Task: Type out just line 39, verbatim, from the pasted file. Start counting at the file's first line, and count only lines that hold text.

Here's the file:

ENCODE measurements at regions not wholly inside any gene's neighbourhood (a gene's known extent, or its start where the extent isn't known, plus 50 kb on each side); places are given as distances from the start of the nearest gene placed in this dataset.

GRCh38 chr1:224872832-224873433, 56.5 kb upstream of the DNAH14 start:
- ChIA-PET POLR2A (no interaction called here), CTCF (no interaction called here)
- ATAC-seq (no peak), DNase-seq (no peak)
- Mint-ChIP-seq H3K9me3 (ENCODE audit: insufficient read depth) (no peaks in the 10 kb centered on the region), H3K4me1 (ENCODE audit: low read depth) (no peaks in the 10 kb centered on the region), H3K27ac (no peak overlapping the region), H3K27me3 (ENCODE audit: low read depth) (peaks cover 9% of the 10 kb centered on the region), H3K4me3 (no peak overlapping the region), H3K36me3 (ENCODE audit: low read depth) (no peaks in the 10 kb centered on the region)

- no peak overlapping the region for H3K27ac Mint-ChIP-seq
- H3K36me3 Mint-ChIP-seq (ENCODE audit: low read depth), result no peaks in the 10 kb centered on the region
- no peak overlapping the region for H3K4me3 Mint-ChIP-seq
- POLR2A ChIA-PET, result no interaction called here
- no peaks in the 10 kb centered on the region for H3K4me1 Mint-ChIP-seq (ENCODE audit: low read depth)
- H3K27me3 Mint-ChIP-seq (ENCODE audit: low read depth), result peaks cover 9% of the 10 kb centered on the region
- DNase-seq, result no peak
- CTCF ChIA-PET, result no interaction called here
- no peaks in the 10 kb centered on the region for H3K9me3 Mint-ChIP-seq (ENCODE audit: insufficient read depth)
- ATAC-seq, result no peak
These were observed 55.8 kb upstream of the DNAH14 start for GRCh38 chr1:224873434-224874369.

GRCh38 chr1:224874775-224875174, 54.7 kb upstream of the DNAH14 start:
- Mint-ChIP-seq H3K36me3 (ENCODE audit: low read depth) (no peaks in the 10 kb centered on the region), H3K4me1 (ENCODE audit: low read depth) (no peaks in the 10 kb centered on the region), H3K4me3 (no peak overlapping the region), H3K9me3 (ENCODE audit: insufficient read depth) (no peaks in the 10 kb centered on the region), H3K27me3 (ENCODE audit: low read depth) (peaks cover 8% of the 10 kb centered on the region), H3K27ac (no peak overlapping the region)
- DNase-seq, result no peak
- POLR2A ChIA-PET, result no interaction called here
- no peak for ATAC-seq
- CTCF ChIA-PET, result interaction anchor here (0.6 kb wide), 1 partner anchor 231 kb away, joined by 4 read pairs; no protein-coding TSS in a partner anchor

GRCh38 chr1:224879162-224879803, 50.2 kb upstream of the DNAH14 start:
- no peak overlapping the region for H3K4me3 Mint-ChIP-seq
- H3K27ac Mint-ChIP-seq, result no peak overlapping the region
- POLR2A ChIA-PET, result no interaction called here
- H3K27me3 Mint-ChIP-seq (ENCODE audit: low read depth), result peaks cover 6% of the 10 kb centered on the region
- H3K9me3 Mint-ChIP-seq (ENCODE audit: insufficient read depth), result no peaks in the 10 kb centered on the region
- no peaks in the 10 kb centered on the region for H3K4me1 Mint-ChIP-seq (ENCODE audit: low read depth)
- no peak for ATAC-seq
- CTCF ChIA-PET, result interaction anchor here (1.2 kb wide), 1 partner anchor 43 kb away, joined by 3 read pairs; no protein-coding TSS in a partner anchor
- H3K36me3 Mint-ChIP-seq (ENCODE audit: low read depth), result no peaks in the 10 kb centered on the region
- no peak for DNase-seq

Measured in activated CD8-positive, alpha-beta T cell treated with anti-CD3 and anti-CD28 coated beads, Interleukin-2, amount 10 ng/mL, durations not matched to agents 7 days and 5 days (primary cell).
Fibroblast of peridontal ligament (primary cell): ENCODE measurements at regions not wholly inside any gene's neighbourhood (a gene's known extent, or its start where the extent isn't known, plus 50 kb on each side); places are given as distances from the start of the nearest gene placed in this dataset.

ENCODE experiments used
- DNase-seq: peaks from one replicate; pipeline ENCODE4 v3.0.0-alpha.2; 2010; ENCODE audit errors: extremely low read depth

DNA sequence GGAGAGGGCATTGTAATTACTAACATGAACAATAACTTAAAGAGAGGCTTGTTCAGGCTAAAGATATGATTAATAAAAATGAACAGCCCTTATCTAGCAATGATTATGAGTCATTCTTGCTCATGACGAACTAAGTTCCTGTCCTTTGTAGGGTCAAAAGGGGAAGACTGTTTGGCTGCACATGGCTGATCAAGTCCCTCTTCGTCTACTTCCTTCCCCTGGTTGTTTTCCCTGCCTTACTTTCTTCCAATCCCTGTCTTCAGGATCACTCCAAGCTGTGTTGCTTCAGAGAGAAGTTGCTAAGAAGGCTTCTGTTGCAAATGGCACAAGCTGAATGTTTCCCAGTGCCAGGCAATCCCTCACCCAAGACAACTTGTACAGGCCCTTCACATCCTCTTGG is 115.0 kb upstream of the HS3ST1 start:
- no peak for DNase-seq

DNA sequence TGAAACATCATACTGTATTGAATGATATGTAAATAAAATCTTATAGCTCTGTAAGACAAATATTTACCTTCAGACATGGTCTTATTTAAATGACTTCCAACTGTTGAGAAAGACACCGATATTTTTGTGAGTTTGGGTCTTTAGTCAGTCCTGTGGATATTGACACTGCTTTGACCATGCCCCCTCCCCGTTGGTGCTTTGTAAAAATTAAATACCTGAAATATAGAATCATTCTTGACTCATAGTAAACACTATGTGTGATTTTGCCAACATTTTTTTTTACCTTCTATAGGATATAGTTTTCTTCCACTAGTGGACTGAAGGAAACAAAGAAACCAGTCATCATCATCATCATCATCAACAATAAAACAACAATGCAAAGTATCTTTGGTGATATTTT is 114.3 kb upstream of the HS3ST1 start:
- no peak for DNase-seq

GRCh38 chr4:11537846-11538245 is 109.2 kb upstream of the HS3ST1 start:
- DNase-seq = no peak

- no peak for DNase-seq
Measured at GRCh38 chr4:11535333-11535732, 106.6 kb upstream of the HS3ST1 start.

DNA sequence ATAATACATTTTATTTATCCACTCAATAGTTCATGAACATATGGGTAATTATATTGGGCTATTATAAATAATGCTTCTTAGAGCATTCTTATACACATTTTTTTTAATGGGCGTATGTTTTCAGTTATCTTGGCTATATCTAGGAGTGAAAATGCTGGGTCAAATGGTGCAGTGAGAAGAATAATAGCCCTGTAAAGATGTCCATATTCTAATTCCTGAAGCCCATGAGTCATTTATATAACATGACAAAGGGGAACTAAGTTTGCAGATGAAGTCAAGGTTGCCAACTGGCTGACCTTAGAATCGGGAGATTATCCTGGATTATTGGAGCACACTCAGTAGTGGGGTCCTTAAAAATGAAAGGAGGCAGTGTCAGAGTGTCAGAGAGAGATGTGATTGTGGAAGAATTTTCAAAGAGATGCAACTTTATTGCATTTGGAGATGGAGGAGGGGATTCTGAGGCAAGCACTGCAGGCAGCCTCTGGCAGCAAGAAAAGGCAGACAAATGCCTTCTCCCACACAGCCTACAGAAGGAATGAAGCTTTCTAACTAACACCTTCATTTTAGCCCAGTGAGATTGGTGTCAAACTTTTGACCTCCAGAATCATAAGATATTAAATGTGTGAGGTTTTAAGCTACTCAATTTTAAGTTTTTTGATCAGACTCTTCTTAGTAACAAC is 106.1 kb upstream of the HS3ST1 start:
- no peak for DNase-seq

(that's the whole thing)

- no peak for DNase-seq